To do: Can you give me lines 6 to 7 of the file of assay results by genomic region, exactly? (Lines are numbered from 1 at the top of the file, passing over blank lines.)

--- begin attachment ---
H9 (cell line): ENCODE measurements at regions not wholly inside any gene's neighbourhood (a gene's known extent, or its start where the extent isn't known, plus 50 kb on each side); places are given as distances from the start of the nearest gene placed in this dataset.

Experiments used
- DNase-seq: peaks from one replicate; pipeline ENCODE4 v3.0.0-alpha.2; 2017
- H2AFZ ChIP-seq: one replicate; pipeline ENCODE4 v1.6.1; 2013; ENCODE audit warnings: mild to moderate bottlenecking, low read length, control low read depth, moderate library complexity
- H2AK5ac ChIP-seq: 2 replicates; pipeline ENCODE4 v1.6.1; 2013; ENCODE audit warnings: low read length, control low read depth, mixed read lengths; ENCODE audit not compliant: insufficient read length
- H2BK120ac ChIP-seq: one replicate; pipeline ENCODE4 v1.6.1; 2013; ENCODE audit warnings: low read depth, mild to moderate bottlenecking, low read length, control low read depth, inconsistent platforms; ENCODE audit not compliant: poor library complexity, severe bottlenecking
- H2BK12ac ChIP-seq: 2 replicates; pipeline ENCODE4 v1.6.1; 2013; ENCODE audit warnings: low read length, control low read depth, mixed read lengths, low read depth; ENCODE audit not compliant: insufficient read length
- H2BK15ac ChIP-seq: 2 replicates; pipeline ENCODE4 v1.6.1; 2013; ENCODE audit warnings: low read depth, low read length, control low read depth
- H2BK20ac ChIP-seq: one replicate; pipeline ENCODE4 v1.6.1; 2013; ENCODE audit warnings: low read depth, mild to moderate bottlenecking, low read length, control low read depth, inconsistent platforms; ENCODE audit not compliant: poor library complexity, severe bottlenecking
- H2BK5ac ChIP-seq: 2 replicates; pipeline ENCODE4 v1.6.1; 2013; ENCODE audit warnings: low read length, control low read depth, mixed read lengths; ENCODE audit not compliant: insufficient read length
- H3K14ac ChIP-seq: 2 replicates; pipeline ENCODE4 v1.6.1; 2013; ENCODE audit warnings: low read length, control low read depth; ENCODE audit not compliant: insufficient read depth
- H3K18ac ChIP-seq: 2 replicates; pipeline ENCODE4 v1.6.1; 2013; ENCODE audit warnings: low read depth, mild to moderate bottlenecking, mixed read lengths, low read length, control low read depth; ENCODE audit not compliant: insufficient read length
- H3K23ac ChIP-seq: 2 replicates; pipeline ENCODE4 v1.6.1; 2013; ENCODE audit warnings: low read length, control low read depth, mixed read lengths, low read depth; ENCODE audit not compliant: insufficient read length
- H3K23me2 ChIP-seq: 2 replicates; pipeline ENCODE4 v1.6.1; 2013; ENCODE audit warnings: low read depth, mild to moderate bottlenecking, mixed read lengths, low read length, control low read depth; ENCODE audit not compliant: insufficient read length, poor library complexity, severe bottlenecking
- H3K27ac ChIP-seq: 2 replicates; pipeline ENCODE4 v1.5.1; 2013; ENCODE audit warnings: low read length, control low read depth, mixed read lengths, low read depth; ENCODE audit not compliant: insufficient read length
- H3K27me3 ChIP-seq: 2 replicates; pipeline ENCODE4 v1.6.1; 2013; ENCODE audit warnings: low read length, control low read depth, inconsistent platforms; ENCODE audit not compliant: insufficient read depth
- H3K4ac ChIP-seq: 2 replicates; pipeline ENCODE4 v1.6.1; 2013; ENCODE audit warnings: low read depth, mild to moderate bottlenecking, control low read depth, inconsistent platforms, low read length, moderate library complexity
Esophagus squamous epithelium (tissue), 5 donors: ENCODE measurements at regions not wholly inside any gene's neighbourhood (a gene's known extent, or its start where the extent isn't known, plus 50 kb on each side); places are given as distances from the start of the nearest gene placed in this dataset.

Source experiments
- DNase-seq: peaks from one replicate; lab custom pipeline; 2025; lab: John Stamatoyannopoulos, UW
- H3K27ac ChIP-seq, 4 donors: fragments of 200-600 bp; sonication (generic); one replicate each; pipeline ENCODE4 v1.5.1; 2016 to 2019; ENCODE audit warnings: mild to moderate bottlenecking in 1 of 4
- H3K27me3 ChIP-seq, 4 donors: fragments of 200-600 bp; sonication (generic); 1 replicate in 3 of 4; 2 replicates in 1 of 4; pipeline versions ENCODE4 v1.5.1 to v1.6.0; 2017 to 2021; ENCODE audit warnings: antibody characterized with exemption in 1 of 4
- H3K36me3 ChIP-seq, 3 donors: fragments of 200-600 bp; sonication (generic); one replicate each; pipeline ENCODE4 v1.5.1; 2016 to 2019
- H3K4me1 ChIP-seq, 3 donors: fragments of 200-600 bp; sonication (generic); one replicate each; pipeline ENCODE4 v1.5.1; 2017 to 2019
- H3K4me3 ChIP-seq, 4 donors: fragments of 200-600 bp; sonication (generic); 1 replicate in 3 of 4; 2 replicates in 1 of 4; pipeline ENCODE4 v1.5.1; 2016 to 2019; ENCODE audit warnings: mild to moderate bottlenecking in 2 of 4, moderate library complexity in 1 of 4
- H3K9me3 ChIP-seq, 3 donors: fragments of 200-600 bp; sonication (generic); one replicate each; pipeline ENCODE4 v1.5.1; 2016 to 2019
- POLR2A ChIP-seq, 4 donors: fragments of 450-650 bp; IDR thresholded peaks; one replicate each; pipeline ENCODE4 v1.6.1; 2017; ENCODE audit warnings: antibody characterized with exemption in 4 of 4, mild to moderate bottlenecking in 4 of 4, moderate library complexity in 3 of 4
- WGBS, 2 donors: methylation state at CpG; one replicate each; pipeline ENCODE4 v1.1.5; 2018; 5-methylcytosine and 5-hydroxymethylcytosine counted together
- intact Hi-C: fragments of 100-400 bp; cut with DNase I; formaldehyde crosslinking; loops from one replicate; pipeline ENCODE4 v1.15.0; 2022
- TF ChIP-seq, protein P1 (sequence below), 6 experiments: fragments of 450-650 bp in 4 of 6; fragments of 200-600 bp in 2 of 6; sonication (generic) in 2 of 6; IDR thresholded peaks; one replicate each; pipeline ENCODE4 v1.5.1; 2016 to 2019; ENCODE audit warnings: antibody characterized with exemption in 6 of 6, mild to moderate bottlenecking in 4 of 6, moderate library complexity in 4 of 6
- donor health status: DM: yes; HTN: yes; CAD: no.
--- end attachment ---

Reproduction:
- H2BK120ac ChIP-seq: one replicate; pipeline ENCODE4 v1.6.1; 2013; ENCODE audit warnings: low read depth, mild to moderate bottlenecking, low read length, control low read depth, inconsistent platforms; ENCODE audit not compliant: poor library complexity, severe bottlenecking
- H2BK12ac ChIP-seq: 2 replicates; pipeline ENCODE4 v1.6.1; 2013; ENCODE audit warnings: low read length, control low read depth, mixed read lengths, low read depth; ENCODE audit not compliant: insufficient read length